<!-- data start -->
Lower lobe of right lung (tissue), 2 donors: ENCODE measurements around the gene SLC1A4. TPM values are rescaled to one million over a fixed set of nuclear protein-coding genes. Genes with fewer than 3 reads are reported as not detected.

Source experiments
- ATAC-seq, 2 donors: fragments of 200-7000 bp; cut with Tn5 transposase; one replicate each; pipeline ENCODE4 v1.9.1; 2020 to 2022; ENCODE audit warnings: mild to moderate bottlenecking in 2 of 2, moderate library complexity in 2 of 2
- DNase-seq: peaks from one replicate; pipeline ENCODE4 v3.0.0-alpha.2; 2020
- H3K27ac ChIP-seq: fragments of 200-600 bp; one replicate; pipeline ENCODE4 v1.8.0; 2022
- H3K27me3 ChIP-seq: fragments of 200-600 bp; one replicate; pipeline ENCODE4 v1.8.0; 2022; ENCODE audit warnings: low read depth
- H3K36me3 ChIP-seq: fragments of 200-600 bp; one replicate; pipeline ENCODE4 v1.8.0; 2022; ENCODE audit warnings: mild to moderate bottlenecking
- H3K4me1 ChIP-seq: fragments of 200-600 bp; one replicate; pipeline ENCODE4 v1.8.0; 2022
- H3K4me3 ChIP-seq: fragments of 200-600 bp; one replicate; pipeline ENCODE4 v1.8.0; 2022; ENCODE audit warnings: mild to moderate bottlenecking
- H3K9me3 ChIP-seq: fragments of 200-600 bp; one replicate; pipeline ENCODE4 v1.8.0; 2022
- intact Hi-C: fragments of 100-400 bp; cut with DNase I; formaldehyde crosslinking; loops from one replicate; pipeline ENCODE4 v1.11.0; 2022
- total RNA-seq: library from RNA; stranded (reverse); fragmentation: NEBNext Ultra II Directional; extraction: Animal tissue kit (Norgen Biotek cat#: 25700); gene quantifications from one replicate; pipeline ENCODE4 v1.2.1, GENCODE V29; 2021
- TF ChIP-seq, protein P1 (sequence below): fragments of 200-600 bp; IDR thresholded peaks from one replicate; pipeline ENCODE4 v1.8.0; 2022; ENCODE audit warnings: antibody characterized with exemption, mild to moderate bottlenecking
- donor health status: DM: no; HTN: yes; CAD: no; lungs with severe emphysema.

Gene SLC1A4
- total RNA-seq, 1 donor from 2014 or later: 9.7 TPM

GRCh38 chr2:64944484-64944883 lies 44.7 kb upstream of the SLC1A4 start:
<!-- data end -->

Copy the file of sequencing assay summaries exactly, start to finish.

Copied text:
Lower lobe of right lung (tissue), 2 donors: ENCODE measurements around the gene SLC1A4. TPM values are rescaled to one million over a fixed set of nuclear protein-coding genes. Genes with fewer than 3 reads are reported as not detected.

Source experiments
- ATAC-seq, 2 donors: fragments of 200-7000 bp; cut with Tn5 transposase; one replicate each; pipeline ENCODE4 v1.9.1; 2020 to 2022; ENCODE audit warnings: mild to moderate bottlenecking in 2 of 2, moderate library complexity in 2 of 2
- DNase-seq: peaks from one replicate; pipeline ENCODE4 v3.0.0-alpha.2; 2020
- H3K27ac ChIP-seq: fragments of 200-600 bp; one replicate; pipeline ENCODE4 v1.8.0; 2022
- H3K27me3 ChIP-seq: fragments of 200-600 bp; one replicate; pipeline ENCODE4 v1.8.0; 2022; ENCODE audit warnings: low read depth
- H3K36me3 ChIP-seq: fragments of 200-600 bp; one replicate; pipeline ENCODE4 v1.8.0; 2022; ENCODE audit warnings: mild to moderate bottlenecking
- H3K4me1 ChIP-seq: fragments of 200-600 bp; one replicate; pipeline ENCODE4 v1.8.0; 2022
- H3K4me3 ChIP-seq: fragments of 200-600 bp; one replicate; pipeline ENCODE4 v1.8.0; 2022; ENCODE audit warnings: mild to moderate bottlenecking
- H3K9me3 ChIP-seq: fragments of 200-600 bp; one replicate; pipeline ENCODE4 v1.8.0; 2022
- intact Hi-C: fragments of 100-400 bp; cut with DNase I; formaldehyde crosslinking; loops from one replicate; pipeline ENCODE4 v1.11.0; 2022
- total RNA-seq: library from RNA; stranded (reverse); fragmentation: NEBNext Ultra II Directional; extraction: Animal tissue kit (Norgen Biotek cat#: 25700); gene quantifications from one replicate; pipeline ENCODE4 v1.2.1, GENCODE V29; 2021
- TF ChIP-seq, protein P1 (sequence below): fragments of 200-600 bp; IDR thresholded peaks from one replicate; pipeline ENCODE4 v1.8.0; 2022; ENCODE audit warnings: antibody characterized with exemption, mild to moderate bottlenecking
- donor health status: DM: no; HTN: yes; CAD: no; lungs with severe emphysema.

Gene SLC1A4
- total RNA-seq, 1 donor from 2014 or later: 9.7 TPM

GRCh38 chr2:64944484-64944883 lies 44.7 kb upstream of the SLC1A4 start: